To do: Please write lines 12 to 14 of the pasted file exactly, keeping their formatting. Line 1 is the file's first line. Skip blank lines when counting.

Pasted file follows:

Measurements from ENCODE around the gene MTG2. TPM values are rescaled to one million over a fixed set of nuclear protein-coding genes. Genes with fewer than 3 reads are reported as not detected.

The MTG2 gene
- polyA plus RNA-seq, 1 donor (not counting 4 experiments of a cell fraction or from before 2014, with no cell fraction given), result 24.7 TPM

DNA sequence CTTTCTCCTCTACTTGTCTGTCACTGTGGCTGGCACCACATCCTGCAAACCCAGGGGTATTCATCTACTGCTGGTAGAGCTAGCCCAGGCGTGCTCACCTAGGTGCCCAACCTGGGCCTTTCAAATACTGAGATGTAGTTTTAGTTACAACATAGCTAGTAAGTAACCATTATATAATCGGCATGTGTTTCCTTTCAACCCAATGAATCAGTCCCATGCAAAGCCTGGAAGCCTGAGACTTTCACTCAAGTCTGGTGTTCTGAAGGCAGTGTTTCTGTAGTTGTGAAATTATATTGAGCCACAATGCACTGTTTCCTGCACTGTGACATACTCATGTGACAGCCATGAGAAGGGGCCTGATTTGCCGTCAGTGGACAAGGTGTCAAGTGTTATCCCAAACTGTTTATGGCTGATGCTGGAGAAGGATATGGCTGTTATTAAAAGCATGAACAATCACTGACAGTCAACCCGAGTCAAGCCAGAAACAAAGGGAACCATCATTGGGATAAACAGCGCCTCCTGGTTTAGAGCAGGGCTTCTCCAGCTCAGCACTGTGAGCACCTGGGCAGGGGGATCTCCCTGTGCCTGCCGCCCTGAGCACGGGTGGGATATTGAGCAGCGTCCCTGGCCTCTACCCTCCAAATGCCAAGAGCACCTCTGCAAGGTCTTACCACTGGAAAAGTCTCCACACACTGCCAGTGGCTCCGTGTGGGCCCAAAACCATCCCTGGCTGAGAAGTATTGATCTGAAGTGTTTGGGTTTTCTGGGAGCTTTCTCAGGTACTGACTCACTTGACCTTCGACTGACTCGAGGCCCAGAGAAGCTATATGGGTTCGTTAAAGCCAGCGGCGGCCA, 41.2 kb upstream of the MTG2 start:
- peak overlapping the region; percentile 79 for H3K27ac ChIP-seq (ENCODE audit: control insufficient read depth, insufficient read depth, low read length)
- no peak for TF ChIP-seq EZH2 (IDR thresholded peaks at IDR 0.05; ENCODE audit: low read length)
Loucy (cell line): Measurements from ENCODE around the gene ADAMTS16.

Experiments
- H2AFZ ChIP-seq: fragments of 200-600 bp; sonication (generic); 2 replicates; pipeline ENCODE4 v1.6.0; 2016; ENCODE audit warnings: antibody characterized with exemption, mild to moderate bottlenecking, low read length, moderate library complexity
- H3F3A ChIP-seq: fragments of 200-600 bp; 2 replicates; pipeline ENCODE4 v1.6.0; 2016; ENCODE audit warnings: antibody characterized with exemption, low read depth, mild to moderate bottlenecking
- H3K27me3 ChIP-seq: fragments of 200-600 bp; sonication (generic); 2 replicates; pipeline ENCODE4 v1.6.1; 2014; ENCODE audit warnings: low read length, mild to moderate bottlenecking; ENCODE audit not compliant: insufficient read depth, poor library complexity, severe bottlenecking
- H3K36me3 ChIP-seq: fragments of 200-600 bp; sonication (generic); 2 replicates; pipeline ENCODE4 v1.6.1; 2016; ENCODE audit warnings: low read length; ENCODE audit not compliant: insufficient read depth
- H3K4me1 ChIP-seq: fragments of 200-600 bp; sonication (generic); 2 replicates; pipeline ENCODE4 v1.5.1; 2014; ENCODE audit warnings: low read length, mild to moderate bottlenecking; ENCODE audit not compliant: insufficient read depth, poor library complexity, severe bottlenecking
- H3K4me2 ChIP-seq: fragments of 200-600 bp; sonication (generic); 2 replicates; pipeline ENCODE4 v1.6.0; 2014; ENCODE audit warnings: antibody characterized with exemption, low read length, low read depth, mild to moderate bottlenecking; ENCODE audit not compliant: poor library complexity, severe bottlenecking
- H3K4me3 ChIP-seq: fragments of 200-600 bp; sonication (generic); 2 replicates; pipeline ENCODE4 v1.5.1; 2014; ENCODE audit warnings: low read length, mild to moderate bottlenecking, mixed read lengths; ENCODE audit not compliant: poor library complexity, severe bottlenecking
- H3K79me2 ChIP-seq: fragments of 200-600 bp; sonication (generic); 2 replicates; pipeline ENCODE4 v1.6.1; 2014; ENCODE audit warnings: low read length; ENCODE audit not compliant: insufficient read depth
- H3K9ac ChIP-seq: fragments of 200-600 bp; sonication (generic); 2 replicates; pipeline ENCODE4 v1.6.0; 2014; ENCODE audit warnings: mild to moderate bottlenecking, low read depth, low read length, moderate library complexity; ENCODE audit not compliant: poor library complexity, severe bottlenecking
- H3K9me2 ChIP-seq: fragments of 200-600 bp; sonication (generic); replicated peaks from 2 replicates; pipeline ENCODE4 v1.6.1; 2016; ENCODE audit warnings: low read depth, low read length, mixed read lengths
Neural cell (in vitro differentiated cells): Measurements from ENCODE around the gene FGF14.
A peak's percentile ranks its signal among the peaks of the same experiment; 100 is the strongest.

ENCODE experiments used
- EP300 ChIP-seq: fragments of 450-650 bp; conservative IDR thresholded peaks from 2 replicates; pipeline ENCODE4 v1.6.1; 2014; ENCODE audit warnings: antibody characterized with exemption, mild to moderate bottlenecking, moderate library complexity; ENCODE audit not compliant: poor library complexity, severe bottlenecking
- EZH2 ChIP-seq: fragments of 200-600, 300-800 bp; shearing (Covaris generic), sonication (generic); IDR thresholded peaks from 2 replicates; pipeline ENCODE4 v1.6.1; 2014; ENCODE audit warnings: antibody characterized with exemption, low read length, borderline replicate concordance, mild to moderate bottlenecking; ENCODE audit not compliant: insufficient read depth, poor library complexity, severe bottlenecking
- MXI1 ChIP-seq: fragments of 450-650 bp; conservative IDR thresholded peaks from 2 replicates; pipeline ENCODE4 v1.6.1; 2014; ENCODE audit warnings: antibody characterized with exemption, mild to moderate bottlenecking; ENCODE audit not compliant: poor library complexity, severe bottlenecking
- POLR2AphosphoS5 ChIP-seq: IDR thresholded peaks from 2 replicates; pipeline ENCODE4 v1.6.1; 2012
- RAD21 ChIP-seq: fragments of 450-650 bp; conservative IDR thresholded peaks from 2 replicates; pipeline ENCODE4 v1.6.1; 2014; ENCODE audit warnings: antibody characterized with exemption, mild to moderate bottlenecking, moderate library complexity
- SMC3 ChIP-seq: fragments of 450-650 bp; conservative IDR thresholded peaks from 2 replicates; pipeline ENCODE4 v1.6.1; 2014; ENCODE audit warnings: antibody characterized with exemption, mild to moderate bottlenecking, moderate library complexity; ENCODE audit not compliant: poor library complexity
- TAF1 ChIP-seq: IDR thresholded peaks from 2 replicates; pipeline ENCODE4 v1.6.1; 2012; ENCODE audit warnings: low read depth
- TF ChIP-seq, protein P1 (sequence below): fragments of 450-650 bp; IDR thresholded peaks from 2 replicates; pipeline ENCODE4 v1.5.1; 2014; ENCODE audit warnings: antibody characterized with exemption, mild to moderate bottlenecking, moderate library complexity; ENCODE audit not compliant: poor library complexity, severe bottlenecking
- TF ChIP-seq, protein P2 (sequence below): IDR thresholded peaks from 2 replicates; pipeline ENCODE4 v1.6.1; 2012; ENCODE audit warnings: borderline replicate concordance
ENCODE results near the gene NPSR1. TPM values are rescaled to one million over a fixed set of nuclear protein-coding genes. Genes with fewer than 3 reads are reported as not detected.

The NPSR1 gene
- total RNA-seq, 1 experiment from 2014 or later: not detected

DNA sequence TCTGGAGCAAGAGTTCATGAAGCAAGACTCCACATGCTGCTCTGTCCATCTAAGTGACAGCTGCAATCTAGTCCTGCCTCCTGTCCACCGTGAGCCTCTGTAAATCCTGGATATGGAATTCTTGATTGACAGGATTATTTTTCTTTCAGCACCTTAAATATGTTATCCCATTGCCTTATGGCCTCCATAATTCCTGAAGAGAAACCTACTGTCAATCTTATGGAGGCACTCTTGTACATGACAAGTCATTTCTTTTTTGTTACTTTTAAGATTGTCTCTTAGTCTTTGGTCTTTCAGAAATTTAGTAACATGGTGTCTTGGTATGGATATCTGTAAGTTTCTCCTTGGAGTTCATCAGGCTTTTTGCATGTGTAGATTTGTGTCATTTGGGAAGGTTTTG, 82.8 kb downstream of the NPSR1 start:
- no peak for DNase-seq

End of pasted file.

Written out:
- H3K36me3 ChIP-seq: fragments of 200-600 bp; sonication (generic); 2 replicates; pipeline ENCODE4 v1.6.1; 2016; ENCODE audit warnings: low read length; ENCODE audit not compliant: insufficient read depth
- H3K4me1 ChIP-seq: fragments of 200-600 bp; sonication (generic); 2 replicates; pipeline ENCODE4 v1.5.1; 2014; ENCODE audit warnings: low read length, mild to moderate bottlenecking; ENCODE audit not compliant: insufficient read depth, poor library complexity, severe bottlenecking
- H3K4me2 ChIP-seq: fragments of 200-600 bp; sonication (generic); 2 replicates; pipeline ENCODE4 v1.6.0; 2014; ENCODE audit warnings: antibody characterized with exemption, low read length, low read depth, mild to moderate bottlenecking; ENCODE audit not compliant: poor library complexity, severe bottlenecking